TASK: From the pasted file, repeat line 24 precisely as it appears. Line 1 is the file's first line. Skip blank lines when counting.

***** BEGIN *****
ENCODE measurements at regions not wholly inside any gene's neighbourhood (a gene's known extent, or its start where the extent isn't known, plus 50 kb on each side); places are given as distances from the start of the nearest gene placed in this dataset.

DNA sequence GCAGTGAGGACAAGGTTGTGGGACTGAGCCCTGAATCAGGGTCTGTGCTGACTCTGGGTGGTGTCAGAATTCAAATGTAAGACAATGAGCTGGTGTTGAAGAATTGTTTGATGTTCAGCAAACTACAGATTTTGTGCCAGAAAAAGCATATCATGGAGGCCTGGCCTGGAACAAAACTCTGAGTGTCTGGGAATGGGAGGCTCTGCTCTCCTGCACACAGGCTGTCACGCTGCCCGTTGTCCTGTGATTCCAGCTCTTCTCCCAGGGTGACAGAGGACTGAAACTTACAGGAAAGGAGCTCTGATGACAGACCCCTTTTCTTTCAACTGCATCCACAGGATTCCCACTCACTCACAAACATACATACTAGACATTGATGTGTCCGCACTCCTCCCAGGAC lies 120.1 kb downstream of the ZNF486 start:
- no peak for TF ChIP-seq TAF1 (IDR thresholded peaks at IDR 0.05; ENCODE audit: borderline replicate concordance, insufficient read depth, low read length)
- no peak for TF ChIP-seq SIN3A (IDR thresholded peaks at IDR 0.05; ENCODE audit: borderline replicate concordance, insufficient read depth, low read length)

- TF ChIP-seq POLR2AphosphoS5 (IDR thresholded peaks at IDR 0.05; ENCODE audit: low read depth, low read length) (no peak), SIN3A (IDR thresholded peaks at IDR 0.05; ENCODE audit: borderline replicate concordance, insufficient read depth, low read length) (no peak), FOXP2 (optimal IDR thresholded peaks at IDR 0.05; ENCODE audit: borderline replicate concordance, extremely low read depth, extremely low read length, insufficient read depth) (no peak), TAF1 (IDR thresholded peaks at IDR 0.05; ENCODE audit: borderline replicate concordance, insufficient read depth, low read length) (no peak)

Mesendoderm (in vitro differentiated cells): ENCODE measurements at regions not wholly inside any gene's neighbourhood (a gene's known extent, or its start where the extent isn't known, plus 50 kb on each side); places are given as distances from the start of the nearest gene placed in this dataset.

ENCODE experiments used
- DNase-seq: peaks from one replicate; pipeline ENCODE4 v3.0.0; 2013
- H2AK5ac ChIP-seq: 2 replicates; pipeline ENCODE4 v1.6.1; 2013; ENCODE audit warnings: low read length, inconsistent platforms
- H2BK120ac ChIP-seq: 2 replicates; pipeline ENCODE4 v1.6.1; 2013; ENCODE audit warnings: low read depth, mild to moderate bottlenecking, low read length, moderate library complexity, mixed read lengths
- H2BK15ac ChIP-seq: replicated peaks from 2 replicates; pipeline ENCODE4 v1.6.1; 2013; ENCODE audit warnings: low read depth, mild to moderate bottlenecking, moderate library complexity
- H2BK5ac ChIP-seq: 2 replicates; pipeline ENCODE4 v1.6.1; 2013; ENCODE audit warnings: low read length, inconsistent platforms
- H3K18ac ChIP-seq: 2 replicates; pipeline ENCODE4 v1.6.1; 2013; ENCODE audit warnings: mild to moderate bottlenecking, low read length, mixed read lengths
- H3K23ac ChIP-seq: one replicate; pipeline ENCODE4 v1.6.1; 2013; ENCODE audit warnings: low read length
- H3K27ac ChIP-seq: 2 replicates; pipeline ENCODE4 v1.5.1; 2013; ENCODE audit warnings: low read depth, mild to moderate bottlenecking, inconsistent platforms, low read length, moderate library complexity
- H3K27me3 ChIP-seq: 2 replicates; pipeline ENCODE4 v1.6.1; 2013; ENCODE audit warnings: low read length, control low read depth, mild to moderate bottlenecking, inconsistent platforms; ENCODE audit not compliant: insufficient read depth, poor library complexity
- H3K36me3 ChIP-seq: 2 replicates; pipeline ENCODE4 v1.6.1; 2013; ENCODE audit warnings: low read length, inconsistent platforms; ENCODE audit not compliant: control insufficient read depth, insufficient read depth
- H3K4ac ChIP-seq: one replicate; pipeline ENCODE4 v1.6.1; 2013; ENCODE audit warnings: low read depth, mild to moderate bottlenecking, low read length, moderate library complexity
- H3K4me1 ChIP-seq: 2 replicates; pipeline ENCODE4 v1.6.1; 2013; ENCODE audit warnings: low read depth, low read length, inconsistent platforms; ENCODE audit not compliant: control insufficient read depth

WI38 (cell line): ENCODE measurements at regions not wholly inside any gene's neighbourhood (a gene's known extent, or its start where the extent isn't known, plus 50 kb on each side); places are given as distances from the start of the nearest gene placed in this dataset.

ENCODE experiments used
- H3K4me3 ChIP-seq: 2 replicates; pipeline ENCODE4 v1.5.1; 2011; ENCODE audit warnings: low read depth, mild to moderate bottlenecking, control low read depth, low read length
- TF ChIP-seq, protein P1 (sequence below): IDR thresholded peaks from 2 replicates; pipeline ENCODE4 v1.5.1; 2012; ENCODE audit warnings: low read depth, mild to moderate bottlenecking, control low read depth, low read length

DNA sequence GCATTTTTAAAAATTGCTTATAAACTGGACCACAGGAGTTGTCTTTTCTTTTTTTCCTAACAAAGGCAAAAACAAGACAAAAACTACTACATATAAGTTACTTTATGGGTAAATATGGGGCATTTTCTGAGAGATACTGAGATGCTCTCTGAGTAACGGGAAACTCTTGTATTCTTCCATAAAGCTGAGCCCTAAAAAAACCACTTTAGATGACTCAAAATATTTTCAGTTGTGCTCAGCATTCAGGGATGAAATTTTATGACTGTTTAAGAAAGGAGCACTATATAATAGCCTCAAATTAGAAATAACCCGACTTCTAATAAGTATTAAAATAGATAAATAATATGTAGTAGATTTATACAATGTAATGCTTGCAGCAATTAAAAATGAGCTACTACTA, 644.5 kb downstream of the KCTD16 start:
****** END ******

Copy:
DNA sequence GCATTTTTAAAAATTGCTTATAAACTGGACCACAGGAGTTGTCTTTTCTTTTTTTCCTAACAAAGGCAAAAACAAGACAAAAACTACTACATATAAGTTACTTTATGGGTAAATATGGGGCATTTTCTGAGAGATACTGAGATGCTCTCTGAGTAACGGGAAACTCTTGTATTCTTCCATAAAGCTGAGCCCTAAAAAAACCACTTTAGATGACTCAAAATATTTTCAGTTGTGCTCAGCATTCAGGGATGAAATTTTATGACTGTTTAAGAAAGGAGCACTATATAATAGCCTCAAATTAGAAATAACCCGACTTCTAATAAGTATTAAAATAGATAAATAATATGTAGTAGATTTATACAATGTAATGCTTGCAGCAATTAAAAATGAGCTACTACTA, 644.5 kb downstream of the KCTD16 start: